The initial response from the Palestinians was hardly encouraging. The PA renewed threats to revert to armed conflict and terror, and Saeb Erekat declared that “Netanyahu will have to wait 1,000 years to find a single Palestinian who will co-operate with him on the basis of this speech.”
If the Palestinians refuse to consider Netanyahu’s proposals, they will be replicating the intransigent behavior of Arafat and Abbas, both of whom rejected offers from Ehud Barak and Ehud Olmert for 97% of territory over the Green Line. This would reaffirm that ironically it is the Palestinians not Israelis who are the barrier to a Palestinian state, because their overriding motivation remains to obliterate Jewish sovereignty in the area.
Obama’s initial response to Netanyahu’s speech was that “what we are seeing is at least the possibility that we can restart serious talks.” The White House also stated that Netanyahu’s address was “an important step forward.”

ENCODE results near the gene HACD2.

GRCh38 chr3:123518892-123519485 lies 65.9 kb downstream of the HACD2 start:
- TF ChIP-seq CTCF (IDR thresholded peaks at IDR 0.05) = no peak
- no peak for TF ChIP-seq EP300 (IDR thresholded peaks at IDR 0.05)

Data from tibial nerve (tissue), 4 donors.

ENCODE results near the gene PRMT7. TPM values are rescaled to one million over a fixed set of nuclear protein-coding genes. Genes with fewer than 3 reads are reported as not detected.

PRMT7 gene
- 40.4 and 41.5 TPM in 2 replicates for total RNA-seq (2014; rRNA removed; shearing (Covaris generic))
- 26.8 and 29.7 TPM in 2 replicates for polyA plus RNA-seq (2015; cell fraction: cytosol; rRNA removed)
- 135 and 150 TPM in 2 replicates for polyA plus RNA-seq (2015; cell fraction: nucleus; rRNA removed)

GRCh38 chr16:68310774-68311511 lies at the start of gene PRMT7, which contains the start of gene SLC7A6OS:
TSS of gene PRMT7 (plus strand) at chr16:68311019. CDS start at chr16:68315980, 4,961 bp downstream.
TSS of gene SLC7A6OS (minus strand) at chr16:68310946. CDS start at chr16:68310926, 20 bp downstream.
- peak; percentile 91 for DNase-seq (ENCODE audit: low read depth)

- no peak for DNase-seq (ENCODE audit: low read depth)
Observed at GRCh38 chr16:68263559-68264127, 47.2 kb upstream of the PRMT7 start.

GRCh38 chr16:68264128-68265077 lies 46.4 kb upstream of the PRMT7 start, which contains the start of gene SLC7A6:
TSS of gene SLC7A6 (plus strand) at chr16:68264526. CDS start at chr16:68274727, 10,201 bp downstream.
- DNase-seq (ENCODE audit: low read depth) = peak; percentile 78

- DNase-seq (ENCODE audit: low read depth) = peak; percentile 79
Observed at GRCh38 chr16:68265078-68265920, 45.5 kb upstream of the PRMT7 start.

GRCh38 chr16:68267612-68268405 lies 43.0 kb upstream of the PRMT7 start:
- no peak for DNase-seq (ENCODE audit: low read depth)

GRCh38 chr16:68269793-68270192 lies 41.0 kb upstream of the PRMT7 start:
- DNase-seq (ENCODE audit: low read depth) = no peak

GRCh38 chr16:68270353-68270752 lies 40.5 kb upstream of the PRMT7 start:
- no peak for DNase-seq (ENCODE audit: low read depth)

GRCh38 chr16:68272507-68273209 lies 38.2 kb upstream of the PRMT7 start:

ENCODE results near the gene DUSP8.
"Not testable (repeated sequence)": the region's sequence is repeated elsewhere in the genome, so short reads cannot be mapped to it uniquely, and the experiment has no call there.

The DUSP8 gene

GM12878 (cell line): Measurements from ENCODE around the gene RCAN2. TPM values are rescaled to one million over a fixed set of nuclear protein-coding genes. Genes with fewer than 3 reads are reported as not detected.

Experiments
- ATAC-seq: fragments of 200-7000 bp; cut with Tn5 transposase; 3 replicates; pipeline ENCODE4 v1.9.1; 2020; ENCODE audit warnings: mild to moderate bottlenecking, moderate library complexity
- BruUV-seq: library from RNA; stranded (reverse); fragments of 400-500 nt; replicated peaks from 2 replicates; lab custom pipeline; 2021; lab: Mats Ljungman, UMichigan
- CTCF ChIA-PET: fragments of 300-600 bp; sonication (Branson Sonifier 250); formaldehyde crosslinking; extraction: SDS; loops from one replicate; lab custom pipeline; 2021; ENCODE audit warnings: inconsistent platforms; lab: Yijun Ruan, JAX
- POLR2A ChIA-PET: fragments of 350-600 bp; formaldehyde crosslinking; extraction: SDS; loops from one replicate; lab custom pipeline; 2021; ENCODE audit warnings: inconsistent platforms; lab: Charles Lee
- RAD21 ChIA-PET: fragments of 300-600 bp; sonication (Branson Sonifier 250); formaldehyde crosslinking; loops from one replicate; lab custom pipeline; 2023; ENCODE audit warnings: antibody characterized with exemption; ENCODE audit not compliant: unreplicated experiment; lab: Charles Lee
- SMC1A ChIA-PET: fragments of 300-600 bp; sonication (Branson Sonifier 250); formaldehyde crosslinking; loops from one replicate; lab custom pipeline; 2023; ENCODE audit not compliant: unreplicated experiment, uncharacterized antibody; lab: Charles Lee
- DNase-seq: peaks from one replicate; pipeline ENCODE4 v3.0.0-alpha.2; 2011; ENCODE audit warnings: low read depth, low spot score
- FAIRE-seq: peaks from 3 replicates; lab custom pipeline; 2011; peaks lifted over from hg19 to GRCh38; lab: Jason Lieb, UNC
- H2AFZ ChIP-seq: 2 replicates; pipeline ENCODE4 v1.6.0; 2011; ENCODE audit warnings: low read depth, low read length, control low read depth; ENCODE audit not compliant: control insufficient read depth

But we must not delude ourselves. To date the Obama administration’s actions display a consistent determination to distance the United States from Israel in order to curry favor with the Arabs. We are already being pressured for additional concessions without reciprocity. The suggestion that Israel return to the indefensible 1948 “Auschwitz borders” shocked the nation, as did heartless demand that Israel make unilateral concessions to Hamas without regard to the release of Gilad Schalit.
Secretary of State Hillary Clinton and White House spokesmen have reiterated that the Administration rejects and denies undertakings that the Bush Administration supported: the Israeli retention of regions such as Gush Etzion, Ma’ale Adumim and settlements adjacent to Jerusalem. The Obama administration also demands that Jews be denied the right to establish homes in these areas. No Israeli government could agree to impose limitations on the right of Jews to reside in Jerusalem – the city from which their religious and national civilization originated.